5. The Internet
Government censorship is very much a reality in China, which means if you want to access Google services, Western social media or almost any foreign news sites, you’ll need a VPN. While they’re not technically illegal in China, there has been a significant crackdown on many commercial VPNs and an increase in censorship in general since early 2015. Still, many VPNs can be downloaded freely in mainland China with a simple search on Baidu, the Chinese Google.
At formal meals, no one drinks alone. If you want a sip of your Tsingtao (the tastiest and most ubiquitous of the national brands of light beer) or baijiu (the Chinese clear liquor, made from sorghum and best described as tasting like purple) you wait to be toasted, or offer a toast with the phrase, “Lai! He jiu!” (“Come! Drink alcohol!”) and everyone with hooch in their cup drinks together.
Yes, it is true that the air in Los Angeles is less polluted than the top 74 major cities in China. Wear a mask if you want to blend in with the locals on particularly smoggy days, but be aware that, according to science, it won’t actually do very much. The right type of mask (not a blue surgical one) with a proper fit (tight and uncomfortable) will keep out most of the larger particles, but not the tiny carcinogens released by unregulated factories and cars.
Squaring a stereotype of Soviet-style starkness with the free-flowing capitalism of China can make your head spin. Never forget that the Chinese Communist Party rules, but guanxi (which ranges from favoritism to outright bribery) and the mighty Yuan are much more influential and visible, respectively. Nationalism, on the other hand, is impossible to miss. A good piece of advice if you don’t want to rock the boat: Don’t mention The Three T’s—Tibet, Taiwan and Tiananmen. No one wants to see your “Free Tibet” T-shirt. Discussing Taiwan’s supposed independence is a good way to get into a fight. Oh, and the Tiananmen Square massacre is often seen as an unremarkable protest during which several students were arrested and released—just like last year’s pro-democracy Umbrella Movement in Hong Kong.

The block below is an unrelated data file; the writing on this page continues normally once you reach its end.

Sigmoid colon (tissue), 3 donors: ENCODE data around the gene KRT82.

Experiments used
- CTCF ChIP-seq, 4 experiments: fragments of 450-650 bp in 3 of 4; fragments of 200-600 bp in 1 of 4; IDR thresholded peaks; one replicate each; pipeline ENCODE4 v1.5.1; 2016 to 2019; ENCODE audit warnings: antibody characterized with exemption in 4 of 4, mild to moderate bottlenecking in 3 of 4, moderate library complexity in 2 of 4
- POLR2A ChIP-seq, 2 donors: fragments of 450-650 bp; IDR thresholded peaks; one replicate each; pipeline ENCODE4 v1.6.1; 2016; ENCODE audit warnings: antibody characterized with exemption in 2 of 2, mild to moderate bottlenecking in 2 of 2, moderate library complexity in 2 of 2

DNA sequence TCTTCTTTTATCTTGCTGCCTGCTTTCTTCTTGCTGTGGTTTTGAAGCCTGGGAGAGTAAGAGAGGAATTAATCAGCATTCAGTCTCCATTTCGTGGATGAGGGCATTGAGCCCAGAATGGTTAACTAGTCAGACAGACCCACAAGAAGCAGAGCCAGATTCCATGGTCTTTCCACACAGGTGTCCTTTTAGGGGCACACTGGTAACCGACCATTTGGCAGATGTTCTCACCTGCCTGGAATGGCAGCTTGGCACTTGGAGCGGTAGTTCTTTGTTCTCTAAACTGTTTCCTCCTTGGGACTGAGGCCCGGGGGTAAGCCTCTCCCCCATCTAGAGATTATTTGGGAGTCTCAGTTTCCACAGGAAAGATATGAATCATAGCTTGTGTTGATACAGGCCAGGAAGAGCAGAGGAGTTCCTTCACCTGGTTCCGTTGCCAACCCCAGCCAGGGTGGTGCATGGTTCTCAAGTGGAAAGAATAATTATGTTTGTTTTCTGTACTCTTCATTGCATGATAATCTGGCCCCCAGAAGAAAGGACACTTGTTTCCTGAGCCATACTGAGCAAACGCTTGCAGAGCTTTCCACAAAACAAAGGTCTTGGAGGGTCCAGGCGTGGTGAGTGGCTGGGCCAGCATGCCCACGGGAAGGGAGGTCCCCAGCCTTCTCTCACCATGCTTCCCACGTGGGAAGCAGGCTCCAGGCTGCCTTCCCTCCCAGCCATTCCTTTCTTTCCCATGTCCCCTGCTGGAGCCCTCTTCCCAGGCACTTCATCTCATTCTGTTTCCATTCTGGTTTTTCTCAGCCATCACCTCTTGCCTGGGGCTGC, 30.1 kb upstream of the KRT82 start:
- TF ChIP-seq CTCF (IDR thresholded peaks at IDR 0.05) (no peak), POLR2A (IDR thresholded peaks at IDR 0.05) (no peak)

In China, English is everywhere and nowhere. Every billboard, T-shirt, and consumer product is emblazoned with English words that don’t form sentences, or English letters that don’t form words. But don’t expect cab drivers, waiters or sales clerks to know more than “hallo.” If you can tell a cabbie where you need to go and where you’re from in Chinese, you’ll be lauded as a linguistic genius. Otherwise, when you get into a cab, just say “ni hao” (pronounced, “knee how” and meaning, “hello”)—and hand over an address in Chinese characters. When ordering food, point and say, “yi ge zhe ge” (pronounced, “ee-guh jigga” and meaning,”one of this.”)
4. New Friends
Just as the Chinese tend to be straightforward when snapping your photo and getting to know you, they are genuine and honest in friendships, as well as extremely generous. You will be a spectacle when you arrive, but if you can get past the initial shock—the uniquely Chinese stares, sounds and smells—you can expect a warm welcome and good friends to return to the next time around.
is a writer and journalist who moved to China indiscriminately, and is happy she did.